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Federal legislation called Real ID was supposed to set national security standards for state driver's licenses. States are supposed to comply by the end of the year, but many are rebelling.

Now, as NPR's Audie Cornish reports, Congress is looking to modify the law.

AUDIE CORNISH: The idea of making driver's licenses more secure came from the 9/11 Commission when Congress found out that many of the 9/11 hijackers held multiple driver's licenses and aliases. Lawmakers decided states needed to do a better job preventing fraud and abuse. But the Real ID Act of 2005 hasn't worked out the way people thought it would.

Secretary JANET NAPOLITANO (Department of Homeland Security): Real ID, in a way, is DOA.

CORNISH: That's Department of Homeland Security Secretary Janet Napolitano at a recent hearing of the Senate Homeland Security Committee.

Sec. NAPOLITANO: The states agree that Real ID is too rigid and needlessly expensive in mandating how states meet their security goals.

CORNISH: The Real ID program says that for every person applying for a driver's license, states are supposed to authenticate their birth certificate, Social Security number and citizenship status. Then states are supposed to make electronic copies of that information and link their databases to prevent people from getting multiple licenses from different states. National Governors Association President Jim Douglas, a Republican from Vermont, says compliance would cost states billions of dollars.

Mr. JIM DOUGLAS (President, National Governors Association): While the objectives of Real ID are laudable, the law represents an unworkable and an unfunded mandate that fails to make us more secure. I really believe we need a better mousetrap.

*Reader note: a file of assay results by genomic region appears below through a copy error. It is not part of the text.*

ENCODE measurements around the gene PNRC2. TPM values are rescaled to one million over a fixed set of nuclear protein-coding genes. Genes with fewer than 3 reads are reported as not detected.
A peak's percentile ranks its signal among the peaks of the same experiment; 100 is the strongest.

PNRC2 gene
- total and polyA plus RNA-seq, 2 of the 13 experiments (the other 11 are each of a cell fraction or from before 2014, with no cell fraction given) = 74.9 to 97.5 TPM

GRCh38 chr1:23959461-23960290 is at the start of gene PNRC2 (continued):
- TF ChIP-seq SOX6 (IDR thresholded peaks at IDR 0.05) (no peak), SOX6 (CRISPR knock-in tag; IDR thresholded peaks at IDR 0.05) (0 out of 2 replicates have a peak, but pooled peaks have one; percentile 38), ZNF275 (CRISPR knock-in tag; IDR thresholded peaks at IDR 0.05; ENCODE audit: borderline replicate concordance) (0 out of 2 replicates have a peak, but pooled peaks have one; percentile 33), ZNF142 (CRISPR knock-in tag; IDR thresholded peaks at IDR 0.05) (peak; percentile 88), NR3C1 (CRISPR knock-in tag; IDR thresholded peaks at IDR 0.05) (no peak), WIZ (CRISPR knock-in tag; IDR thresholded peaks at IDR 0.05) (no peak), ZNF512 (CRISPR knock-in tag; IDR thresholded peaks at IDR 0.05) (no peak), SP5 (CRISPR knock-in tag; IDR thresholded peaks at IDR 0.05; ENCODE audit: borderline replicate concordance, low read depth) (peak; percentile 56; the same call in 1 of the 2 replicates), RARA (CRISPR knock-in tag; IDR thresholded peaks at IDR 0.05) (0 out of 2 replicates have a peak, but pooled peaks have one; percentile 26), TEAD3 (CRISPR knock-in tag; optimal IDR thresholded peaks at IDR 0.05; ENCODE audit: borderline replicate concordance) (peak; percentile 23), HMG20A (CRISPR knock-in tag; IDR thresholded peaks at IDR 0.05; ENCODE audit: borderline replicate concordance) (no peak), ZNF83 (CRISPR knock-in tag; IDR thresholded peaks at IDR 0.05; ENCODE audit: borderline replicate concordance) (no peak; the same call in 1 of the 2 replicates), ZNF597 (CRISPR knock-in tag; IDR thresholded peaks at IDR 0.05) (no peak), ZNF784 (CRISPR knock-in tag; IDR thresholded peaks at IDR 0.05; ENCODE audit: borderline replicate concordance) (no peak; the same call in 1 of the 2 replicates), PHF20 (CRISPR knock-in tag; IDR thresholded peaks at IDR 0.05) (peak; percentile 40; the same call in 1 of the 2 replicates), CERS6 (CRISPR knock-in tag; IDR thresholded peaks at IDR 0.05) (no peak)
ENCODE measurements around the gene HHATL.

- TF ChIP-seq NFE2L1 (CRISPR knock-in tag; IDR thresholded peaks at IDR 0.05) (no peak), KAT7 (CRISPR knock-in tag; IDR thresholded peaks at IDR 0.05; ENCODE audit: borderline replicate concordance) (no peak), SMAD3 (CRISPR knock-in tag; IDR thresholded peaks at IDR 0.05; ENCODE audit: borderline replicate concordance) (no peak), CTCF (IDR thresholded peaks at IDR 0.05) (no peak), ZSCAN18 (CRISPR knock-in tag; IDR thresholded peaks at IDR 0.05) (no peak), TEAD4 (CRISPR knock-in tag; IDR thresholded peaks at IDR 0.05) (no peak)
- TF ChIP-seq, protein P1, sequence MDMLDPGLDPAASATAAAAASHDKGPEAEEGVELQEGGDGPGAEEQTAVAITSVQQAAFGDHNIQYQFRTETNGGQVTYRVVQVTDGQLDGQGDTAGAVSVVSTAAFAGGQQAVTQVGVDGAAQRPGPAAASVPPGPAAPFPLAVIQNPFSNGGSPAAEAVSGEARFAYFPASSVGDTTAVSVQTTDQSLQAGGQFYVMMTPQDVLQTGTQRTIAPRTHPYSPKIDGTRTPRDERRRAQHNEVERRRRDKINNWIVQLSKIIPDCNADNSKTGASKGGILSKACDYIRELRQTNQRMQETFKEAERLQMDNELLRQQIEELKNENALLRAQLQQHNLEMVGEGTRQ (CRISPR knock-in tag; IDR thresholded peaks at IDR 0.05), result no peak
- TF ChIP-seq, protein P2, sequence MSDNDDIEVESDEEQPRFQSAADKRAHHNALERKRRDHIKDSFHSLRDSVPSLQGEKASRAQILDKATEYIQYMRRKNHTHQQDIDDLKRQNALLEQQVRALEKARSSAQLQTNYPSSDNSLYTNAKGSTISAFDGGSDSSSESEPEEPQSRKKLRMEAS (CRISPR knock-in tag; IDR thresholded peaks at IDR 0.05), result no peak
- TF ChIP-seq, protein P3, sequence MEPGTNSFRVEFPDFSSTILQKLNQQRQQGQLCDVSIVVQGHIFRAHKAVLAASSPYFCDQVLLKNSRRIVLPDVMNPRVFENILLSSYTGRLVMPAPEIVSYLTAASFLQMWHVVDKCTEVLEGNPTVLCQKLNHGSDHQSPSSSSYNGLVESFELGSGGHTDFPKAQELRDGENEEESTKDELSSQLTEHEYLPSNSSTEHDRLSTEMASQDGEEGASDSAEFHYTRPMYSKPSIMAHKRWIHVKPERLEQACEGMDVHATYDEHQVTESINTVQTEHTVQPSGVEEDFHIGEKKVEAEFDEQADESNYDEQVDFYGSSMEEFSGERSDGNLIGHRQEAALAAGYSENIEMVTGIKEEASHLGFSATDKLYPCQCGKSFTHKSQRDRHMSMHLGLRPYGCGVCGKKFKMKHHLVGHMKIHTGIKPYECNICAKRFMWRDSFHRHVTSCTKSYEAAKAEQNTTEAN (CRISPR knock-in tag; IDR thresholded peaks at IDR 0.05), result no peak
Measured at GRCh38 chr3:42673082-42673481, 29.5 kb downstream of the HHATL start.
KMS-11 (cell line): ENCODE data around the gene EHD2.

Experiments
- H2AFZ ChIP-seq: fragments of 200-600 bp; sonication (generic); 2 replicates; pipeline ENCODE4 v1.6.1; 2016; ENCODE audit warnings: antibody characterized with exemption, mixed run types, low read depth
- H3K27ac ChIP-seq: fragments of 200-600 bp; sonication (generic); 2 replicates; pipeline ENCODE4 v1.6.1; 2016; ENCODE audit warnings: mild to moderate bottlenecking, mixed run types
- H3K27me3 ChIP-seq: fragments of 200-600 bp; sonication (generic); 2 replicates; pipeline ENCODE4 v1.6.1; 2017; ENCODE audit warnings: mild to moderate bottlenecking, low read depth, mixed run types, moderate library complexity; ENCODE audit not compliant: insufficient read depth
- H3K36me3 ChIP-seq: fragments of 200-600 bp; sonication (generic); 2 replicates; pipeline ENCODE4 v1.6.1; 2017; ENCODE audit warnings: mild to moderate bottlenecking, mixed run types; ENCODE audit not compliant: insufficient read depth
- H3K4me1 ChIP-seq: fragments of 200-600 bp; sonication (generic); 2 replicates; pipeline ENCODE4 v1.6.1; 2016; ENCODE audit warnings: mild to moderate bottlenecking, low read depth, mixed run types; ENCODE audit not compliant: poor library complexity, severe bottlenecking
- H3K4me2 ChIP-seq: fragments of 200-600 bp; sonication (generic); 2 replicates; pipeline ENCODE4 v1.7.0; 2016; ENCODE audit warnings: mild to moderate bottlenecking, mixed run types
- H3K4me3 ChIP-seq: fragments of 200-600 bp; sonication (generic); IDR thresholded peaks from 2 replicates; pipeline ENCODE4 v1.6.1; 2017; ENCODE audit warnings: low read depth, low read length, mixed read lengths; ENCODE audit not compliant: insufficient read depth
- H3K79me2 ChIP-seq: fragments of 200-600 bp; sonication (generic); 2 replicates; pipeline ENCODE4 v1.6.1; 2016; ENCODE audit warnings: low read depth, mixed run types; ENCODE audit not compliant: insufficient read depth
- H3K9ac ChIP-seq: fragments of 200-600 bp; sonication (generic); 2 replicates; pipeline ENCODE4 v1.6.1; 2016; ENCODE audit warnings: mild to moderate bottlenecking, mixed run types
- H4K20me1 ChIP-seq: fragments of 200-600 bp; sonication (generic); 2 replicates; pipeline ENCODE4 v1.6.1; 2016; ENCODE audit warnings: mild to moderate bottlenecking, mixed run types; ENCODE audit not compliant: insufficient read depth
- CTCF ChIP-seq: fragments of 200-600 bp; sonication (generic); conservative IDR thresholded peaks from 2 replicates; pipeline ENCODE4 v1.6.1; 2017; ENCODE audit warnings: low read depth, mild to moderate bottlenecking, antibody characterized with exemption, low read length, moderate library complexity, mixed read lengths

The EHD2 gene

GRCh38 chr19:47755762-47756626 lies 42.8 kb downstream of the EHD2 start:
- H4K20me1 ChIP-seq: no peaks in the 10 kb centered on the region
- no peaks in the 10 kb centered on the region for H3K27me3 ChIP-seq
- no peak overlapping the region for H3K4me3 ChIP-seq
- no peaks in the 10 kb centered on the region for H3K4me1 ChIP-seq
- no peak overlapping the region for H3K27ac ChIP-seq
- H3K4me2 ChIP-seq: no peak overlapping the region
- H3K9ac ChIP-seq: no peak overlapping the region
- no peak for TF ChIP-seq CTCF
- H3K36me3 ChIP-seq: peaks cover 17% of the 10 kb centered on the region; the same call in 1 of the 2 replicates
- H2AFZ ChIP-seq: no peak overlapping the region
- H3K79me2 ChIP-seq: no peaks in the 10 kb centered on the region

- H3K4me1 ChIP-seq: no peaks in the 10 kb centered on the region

CORNISH: At least 13 states agree. They have passed laws refusing to participate - even though it could mean their state's driver's licenses wouldn't be accepted as identification at airports. So lawmakers really have no choice but to take a second look, says Ohio Republican George Voinovich.

Senator GEORGE VOINOVICH (Republican, Ohio): What everyone ought to understand is that Real ID, five years later, did not get implemented, okay? It's not implemented. And why didn't it get implemented? It's because Congress did not sit down with the people that were impacted by the legislation and get their thoughts on how you could go about making this possible.

CORNISH: Voinovich is backing new legislation by Hawaii Senator Daniel Akaka, called Pass ID, which would cost less. The Homeland Security Committee plans to consider it tomorrow, but it's already raised red flags for some.

Ms. JANICE KEPHART (Center for Immigration Studies): They do not need to undo all of Real ID just to redo most of it under another name.

CORNISH: Janice Kephart is with the Center for Immigration Studies, which supports strict limits on immigration. Kephart said she's against the Pass ID bill because it eases up on some expensive verification requirements for some background documents. And it drops a key provision that would make the new licenses required for air travel. That was supposed to be a major incentive to get states onboard.

Ms. KEPHART: It would infuse tremendous amount of confusion into a process already. What needs to happen is that Real ID needs to be properly funded and moved forward. If they want to change the name of it to Pass ID - fine, but we do not need a new law.

CORNISH: In the House, the bill's original sponsor says he is ready to fight any attempt to water down the bill: Congressman James Sensenbrenner, a Republican from Wisconsin.

Representative JAMES SENSENBRENNER (Republican, Wisconsin): The governors in the states are going to have to step up to the bat and realize that they have both a moral, legal and financial responsibility to issue driver's licenses that are secure.

CORNISH: But backers of the Pass ID legislation insist the licenses will still be secure. States would not have to link their databases, but they would still have to adopt new licenses that are machine readable and tamperproof. Plus, the Pass ID proposal would give more money to states to get started. Supporters say, with these changes, states are much more likely to comply with a secure ID program.

Audie Cornish, NPR News, the Capitol.

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